He's gone from Parramatta fullback to NFL aspirant, San Fransisco 49ers punt-returner to Rio Olympics rugby sevens wannabe. Now he's back in the NRL - all in the space of two years.

But what is Jarryd Hayne really worth to the Gold Coast Titans?

Is it just a bone-crunching tackle on Bodene Thompson and a couple of pieces for the highlights reels? How about a match-winning field goal in his old hometown to keep his team's finals hopes alive?

As it turns out, that's not even the beginning.


One look at Hayne's first game at the Titans - with or without the 'red button' - told you the fans want to see him.

In the hours after Hayne's signing, ticket sales for the Titans' game against the Warriors boomed by $40,000 - and it didn't stop there. Never before in the history of the NRL has the reintroduction of one player to the game created such an increase in crowd numbers.

The 25,109 fans who streamed into Cbus Super Stadium three weeks ago formed not only the club's biggest crowd since 2010, but more than doubled the Titans' average home game attendance this season.

While it might seem like that only provides the players with more support, based on average ticket prices it also gifts the club at least an extra $200,000 before outgoings are taken into account. It's exciting given the club still has one more home game to play this season, plus another 24 across Hayne's next two seasons on the Gold Coast.

But it doesn't end with ticket sales.

"An extra 10,000-15,000 people coming through the gates obviously results in ticket sales and merchandise sales and food and beverage and all those sorts of things," Gold Coast Marketing Manager Adam Spackman told Big League. "But it's also exposure for our brand, so the whole value of our match day just goes up, which is great."

While the Titans are still yet to calculate the exact figure made on the Round 21 clash with the Warriors based on purchases by fans while inside the ground, Spackman said the increases were notable.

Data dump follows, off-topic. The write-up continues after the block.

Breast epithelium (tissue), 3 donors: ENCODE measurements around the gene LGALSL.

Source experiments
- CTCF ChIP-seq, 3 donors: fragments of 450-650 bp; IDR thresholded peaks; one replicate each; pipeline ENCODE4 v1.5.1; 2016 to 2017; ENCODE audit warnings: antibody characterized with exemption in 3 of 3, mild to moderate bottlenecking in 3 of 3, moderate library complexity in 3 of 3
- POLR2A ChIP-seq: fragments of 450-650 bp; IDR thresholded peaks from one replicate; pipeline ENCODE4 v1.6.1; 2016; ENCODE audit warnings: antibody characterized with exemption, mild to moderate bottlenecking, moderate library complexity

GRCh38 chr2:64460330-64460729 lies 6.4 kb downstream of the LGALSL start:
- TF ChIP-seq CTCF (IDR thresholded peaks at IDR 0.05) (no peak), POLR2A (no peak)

"There was a substantial increase in merchandise sales. It was a massive amount of growth."


The obsession with the 'Hayne plane' reaches far further than the shores of the Gold Coast.

As a non-Sydney team with no recent finals experience, the Titans are traditionally one of the lowest-pulling teams in the NRL when it comes to away crowds. Yet the week after Hayne's debut, in his original hometown of Campbelltown, the ground recorded its biggest crowd in five years when 16,783 fans turned out to see Hayne boot his new team to a one-point victory.

It's not just at the grounds that Hayne is a big crowd-puller. The 299,000 viewers who tuned into Hayne's opening game on Fox Sports made it the network's most-watched 2pm NRL game ever, eclipsing the average of 187,000 for the time-slot this year.

The week following, Fox Sports' 3pm Saturday time-slot, with an average of 200,000 viewers, drew 243,000 fans for the clash at Campbelltown. All that, despite the fact the Gold Coast was averaging just 216,000 viewers per match at the start of August.

"It's great for our sponsorship and from a broadcast perspective as well," Spackman says. "If there's interest in the club from the general public, that will do us no harm in getting favourable time-slots."

Viewership is just one reason why the Titans can be sure they'll receive more than just the two matches they played on free-to-air television this year in 2017 - and with that comes with an average of 800,000 extra viewers.

"The added interest in the club generates more exposure and the more exposure we get, the more exposure our brands get as a result."

IT'S hard to believe just 18 months ago the Titans were a club in complete disarray. With no major sponsor, they were forced to hand their licence over to the NRL with question marks hanging over their head about whether they could afford to pay player and staff wages.

Fast-forward a year-and-a-half and the Titans have just signed a multimillion-dollar five-year deal to retain Aquis as the club's major sponsor, while a number of other companies will be knocking on the door to join their portfolio at increased prices as a result of the exposure the Titans could previously only have dreamed of.

For so long the Gold Coast has been a graveyard for rugby league teams - best shown by the three franchises that came and went between 1988 and 1998. But now, with the acquisition of Hayne and one of the most exciting young spines in the competition, fan support and membership numbers are all but guaranteed to rise in 2017.

"He's a great player on the field, so we can use him and generate more interest in the club and have more people come to the game. Hopefully that will result in an increase in membership for 2017, because there will be more confidence in the club and interest in it."

The exact value of Hayne won't be known for a while - probably not until his time at the Titans comes to an end.

But as Spackman explains, it will far exceed his reported $1.2 million-per-year contract figure.

"If there's more interest in the club, there will be higher merchandise sales, membership sales and retail ticketing - all those sorts of things will definitely increase. That's why you recruit big-name players."

The legacy of Hayne's move to the Gold Coast will almost certainly reap a massive windfall for the Titans, both on and off the field.